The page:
Little known outside of Palestine, Sophie Halaby was a Russian-Arab painter, Jerusalemite, and member of a prominent Christian family. Laura S. Schor’s Sophie Halaby in Jerusalem is a careful, elegant portrait that highlights the contrasts between the war and displacement that Halaby endured, and her delicate hillside landscapes.
Composed through interviews with people who knew the artist, readings of memoirs by her contemporaries, archival research, and Schor’s travels, the book is a broad window into Halaby’s origins. It covers her education and life under the British Mandate; her study in Paris; her return to Palestine; and the turbulent decades after.
The loss of Halaby’s personal papers and photographs results in unavoidable speculation on what she may have thought or done. Her solitary nature also makes her an elusive subject. Still, Schor presents a twentieth century milieu with acuity, making it possible to imagine how the artist might have formed her modern ideas.
The book works much like an intriguing negative, capturing Halaby’s surroundings while leaving Halaby herself luminous and less defined. Halaby’s place among a cosmopolitan elite with deep Jerusalem roots is drawn in chapters set before the city’s division. Gaps in her biography are filled with political and domestic concerns. Meticulous details provide a clearer understanding of Palestine’s past.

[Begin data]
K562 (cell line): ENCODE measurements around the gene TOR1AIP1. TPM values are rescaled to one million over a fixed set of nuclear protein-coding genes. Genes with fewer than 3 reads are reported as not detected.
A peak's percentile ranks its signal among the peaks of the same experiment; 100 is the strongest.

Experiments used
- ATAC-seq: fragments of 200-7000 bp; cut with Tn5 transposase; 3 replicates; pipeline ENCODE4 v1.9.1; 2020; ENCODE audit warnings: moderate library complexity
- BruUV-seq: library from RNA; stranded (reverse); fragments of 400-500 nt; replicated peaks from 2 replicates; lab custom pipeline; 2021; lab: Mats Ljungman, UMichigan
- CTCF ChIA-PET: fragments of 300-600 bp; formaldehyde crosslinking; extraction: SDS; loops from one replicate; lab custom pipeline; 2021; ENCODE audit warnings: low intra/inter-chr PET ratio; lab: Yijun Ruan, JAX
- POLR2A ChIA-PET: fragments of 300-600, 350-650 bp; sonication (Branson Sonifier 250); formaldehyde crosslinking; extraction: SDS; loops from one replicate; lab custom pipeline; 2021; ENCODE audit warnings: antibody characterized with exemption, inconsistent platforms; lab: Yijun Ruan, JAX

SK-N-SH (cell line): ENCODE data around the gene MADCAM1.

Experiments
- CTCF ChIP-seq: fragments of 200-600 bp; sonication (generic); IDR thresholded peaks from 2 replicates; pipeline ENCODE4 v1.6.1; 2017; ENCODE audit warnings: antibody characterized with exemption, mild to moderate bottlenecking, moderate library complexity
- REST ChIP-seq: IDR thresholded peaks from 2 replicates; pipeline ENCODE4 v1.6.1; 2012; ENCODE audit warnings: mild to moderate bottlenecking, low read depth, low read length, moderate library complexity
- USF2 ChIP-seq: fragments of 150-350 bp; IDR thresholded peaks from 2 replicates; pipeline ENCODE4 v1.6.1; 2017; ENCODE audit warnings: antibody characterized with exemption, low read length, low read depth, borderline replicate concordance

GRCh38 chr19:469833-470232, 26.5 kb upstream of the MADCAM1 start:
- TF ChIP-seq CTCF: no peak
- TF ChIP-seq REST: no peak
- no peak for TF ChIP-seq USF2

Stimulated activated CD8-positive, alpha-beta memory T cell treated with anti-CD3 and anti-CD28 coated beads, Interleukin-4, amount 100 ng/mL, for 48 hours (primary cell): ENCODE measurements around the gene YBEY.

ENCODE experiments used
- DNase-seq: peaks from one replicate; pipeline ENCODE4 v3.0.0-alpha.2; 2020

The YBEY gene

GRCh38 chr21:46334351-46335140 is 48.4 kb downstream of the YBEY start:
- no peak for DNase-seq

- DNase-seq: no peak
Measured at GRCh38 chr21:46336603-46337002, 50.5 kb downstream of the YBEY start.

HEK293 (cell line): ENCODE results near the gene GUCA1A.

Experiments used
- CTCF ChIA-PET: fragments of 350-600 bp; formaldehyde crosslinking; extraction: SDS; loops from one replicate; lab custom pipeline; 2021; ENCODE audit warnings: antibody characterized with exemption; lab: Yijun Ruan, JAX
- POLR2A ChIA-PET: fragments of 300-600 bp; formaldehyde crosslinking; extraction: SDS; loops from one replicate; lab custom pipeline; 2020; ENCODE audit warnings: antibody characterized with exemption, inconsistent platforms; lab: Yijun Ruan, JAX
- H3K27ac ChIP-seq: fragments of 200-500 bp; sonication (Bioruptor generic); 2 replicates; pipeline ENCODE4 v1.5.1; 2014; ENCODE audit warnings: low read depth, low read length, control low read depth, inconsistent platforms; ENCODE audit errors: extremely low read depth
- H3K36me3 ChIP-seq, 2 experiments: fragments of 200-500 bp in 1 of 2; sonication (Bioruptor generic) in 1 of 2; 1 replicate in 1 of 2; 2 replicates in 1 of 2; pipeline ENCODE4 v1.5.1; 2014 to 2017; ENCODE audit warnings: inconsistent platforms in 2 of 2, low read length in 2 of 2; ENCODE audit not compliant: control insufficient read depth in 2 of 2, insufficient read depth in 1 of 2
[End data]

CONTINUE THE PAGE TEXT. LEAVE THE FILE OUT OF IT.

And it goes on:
Halaby’s paintings, which often focused on wildflowers and serene natural beauty, stand apart from their contemporaries. The book presents her recurring fascination with Old Jerusalem as her answer to a changing environment. It’s a compelling reading that emphasizes the artist not as a documentarian, but as an independent visionary.
Sophie Halaby in Jerusalem is poignant in its appreciation for an artist who dedicated her life to her homeland through her work, adding a valuable note to art history.
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